Acropyga species are all believed to be obligate coccidophiles (dependent on their tended mealybugs for survival). The strength of this trophophitic relationship is clarified by a number of observations. Queens of eleven species have been observed emerging from their nests prior to their mating flight with a mealybug held in their mandibles (Biinzli, 1935; Wheeler, 1935b; Brown, 1945; Eberhard, 1978; Prins, 1982; Buschinger et al., 1987; Williams, 1998; Johnson et al., 2001). The mealybug that each queen carries presumably serves as a "seed individual" from which a new generation of mealybugs will be started in the newly founded ant colony (Weber, 1944; Williams, 1998). This behavior is called trophophoresy (LaPolla et al. 2002) with queens exhibiting this behavior said to be trophophoretic. The mealybugs utilized by Acropyga belong to the subfamily Rhizoecinae, and it is likely that the mealybugs are not able to survive independently of the ants (Williams, 1998). LaPolla et al. (2002) observed that Acropyga epedana keeps mealybugs with their brood. When a nest in captivity was starved, workers refused a variety of food items presented to them, suggestiving that the ants are completely dependent on the mealybugs as a food source. Fossil evidence suggests that the trophobiotic behavior ofAcropyga ants is an ancient one. Johnson et al. (2001) reported that Acropyga queens were discovered in Dominican amber, either holding a mealybug or with a mealybug nearby in the amber matrix. The amber was dated to the Miocene and is at least 15-20 million years old.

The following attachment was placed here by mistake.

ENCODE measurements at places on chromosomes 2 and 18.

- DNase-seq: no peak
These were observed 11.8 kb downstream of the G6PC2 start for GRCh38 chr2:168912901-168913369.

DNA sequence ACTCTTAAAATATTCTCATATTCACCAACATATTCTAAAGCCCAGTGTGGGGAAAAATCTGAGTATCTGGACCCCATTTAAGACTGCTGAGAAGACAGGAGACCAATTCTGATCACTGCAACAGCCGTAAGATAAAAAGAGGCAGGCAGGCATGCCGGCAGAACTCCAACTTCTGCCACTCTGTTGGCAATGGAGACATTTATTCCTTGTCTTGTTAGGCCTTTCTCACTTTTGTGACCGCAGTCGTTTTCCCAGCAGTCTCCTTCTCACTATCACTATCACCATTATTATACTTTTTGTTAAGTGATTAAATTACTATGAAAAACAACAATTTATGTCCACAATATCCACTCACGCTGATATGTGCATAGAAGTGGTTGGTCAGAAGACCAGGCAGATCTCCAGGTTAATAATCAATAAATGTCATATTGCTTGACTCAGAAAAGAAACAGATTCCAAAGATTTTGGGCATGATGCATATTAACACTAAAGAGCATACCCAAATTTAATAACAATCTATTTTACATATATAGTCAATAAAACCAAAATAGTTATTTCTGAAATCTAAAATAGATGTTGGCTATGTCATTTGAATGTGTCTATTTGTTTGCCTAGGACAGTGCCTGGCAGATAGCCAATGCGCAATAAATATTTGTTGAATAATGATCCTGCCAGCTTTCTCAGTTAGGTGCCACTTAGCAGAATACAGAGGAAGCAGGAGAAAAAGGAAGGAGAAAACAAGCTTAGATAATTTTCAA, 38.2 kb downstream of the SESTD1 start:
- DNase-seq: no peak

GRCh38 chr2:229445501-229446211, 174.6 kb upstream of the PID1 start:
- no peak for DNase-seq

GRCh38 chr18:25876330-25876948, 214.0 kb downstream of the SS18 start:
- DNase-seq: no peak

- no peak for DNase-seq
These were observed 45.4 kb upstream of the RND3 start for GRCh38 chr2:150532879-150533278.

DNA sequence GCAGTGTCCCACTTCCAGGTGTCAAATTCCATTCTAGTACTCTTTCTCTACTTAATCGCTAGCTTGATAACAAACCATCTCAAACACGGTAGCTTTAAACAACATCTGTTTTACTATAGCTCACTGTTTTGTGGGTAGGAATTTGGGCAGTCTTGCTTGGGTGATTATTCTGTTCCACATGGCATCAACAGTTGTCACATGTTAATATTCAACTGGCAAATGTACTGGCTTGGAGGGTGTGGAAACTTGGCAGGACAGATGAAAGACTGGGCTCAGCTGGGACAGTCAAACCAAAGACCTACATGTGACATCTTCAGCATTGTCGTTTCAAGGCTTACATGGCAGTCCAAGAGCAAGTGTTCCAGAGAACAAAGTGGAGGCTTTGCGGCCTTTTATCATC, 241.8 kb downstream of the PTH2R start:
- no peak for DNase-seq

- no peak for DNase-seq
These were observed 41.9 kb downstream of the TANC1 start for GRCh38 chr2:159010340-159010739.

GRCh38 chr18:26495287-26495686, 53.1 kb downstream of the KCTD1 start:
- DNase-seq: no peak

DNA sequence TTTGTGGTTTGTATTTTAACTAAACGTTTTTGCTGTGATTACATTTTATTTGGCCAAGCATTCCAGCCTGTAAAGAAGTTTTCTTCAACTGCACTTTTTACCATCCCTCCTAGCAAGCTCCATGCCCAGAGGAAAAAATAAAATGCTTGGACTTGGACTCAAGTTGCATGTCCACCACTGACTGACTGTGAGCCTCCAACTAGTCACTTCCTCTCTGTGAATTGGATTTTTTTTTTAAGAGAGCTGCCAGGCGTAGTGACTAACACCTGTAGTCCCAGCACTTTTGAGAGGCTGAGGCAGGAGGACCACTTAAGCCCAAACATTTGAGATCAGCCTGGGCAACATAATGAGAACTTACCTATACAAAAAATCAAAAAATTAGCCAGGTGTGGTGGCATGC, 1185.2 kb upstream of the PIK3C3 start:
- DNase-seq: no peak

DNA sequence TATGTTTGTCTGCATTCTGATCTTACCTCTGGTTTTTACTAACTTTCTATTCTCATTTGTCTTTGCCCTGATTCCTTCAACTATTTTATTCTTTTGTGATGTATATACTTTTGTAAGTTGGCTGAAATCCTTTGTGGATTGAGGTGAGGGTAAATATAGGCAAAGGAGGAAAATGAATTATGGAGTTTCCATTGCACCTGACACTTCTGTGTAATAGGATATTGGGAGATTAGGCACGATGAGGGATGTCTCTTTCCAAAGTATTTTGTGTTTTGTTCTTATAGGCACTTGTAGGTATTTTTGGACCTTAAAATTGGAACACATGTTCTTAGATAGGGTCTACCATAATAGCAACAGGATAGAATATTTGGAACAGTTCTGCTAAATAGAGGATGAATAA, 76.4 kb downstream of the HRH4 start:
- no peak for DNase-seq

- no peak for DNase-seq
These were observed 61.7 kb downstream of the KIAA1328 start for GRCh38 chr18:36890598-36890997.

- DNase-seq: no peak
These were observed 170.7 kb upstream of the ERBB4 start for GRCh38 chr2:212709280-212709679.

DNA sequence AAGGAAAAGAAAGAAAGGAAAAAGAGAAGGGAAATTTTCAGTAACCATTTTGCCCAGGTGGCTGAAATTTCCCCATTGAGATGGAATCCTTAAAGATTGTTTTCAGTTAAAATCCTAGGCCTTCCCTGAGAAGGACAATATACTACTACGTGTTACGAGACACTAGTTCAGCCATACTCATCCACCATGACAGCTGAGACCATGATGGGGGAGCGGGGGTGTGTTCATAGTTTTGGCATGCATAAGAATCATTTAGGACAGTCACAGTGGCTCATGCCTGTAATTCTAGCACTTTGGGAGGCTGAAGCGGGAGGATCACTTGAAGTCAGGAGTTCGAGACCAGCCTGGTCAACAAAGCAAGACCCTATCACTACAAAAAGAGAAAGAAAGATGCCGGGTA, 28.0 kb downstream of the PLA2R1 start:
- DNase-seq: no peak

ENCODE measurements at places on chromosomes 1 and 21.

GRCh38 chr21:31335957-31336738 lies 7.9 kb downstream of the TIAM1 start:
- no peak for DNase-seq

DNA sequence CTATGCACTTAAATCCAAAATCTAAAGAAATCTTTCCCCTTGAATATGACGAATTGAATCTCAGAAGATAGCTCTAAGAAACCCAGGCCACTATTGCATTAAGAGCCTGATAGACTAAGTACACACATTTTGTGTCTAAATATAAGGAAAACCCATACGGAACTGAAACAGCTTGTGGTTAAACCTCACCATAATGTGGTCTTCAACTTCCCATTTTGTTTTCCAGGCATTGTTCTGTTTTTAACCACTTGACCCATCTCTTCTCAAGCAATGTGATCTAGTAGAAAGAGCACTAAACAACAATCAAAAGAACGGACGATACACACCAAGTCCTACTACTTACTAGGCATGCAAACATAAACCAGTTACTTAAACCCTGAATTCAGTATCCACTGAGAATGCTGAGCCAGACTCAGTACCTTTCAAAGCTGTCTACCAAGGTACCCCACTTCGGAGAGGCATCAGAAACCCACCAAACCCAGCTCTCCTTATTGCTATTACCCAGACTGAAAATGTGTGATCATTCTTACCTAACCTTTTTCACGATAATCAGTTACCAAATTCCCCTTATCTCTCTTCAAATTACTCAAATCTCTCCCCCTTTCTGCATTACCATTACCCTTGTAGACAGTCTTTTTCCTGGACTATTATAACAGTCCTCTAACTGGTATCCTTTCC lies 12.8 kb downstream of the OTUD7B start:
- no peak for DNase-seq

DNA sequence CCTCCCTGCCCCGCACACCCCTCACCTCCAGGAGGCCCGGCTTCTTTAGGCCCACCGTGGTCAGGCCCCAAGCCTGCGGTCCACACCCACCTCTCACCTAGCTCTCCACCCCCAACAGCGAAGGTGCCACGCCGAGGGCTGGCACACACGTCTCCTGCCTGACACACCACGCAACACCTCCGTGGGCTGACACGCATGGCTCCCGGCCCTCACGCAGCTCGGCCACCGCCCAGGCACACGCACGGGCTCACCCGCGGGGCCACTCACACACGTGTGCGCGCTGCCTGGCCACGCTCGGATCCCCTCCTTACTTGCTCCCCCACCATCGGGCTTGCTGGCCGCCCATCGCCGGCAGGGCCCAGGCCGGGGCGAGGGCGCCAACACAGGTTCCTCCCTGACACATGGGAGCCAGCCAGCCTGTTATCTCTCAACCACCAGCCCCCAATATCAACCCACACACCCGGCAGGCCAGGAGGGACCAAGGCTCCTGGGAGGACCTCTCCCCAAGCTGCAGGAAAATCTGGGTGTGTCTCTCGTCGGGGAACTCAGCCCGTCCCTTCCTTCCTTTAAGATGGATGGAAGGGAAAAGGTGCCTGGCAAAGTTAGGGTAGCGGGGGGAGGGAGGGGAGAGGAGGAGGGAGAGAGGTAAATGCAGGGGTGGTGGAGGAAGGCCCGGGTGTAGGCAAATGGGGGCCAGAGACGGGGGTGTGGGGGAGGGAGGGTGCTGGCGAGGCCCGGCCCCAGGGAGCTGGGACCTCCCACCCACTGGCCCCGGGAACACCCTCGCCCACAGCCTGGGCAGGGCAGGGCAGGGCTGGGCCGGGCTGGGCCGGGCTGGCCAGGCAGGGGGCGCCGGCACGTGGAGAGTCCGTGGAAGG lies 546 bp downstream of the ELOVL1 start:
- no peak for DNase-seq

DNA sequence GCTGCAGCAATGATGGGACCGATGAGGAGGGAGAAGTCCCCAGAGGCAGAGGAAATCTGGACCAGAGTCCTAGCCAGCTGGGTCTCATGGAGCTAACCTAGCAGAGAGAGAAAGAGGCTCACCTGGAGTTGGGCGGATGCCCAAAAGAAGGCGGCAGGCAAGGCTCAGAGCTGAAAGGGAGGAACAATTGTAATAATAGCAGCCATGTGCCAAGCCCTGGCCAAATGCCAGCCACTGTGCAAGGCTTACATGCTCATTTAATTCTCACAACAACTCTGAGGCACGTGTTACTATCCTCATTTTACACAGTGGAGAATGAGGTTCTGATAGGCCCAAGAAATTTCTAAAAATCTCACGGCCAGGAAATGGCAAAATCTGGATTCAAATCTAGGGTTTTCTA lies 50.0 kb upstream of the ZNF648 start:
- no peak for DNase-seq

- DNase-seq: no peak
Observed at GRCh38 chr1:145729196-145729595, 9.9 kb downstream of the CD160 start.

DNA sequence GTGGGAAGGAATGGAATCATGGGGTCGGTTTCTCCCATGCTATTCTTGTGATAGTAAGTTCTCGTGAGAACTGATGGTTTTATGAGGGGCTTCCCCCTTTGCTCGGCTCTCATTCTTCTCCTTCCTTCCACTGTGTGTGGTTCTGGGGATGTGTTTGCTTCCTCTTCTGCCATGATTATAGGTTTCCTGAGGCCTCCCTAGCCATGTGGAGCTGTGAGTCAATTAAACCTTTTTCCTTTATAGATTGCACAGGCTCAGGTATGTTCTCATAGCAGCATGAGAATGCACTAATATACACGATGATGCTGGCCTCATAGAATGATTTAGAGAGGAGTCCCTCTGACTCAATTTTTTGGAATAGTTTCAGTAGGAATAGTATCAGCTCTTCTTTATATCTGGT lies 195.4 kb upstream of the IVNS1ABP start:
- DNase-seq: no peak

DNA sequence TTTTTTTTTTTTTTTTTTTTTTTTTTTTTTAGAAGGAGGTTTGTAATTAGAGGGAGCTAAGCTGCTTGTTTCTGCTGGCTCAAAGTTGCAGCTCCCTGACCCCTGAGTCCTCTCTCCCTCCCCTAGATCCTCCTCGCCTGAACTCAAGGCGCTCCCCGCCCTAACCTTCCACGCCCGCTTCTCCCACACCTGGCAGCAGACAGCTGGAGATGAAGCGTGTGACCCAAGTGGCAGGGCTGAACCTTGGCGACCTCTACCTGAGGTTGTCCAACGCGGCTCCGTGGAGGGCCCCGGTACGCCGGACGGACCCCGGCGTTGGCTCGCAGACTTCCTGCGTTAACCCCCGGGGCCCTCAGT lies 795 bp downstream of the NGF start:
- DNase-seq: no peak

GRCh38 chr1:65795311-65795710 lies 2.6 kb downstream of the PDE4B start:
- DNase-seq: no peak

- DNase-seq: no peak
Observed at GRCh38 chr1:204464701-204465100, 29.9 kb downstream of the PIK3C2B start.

The following information is derived from Barry Bolton's New General Catalogue, a catalogue of the world's ants.
- palaga. Acropyga palaga LaPolla, 2004a: 54, figs. 21, 39, 45 (w.m.) COSTA RICA.
Unless otherwise noted the text for the remainder of this section is reported from the publication that includes the original description.